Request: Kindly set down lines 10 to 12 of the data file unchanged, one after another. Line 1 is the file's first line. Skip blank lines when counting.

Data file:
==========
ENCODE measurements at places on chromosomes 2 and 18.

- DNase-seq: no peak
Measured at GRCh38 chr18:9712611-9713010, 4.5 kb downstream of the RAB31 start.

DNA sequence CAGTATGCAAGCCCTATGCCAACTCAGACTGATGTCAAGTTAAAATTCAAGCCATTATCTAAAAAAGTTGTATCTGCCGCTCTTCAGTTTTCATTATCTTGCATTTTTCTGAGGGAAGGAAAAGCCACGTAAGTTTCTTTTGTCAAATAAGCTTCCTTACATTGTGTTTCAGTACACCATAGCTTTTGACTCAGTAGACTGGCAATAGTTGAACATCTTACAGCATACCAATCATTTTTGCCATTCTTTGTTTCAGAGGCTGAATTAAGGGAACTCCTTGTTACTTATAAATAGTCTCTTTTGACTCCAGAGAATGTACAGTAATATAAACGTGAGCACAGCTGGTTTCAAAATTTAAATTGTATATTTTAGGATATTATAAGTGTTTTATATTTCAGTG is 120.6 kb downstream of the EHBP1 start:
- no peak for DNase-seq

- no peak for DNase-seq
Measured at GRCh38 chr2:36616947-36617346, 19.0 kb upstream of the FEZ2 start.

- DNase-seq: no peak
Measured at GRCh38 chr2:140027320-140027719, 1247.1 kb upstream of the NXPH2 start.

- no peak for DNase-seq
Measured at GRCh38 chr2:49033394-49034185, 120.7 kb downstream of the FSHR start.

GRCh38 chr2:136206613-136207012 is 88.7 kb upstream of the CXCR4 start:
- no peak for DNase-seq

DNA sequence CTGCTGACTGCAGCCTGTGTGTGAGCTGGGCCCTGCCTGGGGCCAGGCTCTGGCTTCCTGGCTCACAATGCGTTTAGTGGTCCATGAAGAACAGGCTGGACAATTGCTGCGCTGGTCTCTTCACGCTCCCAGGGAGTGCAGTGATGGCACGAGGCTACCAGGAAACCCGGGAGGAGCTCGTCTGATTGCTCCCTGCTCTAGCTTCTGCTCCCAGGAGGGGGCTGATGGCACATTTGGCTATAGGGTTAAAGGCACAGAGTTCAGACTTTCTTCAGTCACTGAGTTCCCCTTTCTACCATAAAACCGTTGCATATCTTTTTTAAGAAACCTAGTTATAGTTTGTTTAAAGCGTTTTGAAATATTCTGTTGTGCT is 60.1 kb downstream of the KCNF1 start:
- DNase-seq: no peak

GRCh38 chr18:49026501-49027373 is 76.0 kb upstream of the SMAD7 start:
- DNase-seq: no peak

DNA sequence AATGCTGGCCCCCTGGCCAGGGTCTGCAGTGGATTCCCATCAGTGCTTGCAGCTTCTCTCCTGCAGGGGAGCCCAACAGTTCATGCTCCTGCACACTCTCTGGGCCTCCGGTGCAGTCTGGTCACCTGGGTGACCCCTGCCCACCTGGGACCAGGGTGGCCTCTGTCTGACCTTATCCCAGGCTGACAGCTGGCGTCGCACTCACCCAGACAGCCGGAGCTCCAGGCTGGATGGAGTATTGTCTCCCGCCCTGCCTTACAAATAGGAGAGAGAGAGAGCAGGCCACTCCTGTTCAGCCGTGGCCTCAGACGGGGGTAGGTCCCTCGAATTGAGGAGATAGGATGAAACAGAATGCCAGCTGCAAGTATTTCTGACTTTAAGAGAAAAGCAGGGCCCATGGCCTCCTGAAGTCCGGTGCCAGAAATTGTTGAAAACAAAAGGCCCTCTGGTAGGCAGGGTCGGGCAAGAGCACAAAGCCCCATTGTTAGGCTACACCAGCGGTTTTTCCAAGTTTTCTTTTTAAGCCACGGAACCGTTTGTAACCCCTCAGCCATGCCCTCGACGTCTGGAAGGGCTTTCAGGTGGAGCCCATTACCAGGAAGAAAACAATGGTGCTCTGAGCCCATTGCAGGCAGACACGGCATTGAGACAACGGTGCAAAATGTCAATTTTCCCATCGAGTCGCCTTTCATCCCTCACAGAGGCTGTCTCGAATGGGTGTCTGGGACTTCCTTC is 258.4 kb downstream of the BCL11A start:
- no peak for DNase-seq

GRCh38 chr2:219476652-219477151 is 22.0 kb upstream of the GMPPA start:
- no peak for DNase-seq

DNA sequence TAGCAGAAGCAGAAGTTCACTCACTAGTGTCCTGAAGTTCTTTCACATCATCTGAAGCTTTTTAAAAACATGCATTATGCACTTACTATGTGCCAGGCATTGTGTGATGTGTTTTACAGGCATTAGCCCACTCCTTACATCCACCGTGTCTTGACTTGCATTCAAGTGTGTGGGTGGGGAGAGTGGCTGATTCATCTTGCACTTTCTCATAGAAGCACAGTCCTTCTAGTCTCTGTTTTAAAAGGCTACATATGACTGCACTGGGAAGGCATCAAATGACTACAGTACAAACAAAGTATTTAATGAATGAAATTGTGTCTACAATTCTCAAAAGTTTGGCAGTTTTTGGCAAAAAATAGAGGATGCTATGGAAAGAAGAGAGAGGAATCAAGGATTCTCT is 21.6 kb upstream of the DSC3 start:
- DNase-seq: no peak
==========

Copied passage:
- no peak for DNase-seq
Measured at GRCh38 chr2:49033394-49034185, 120.7 kb downstream of the FSHR start.

GRCh38 chr2:136206613-136207012 is 88.7 kb upstream of the CXCR4 start: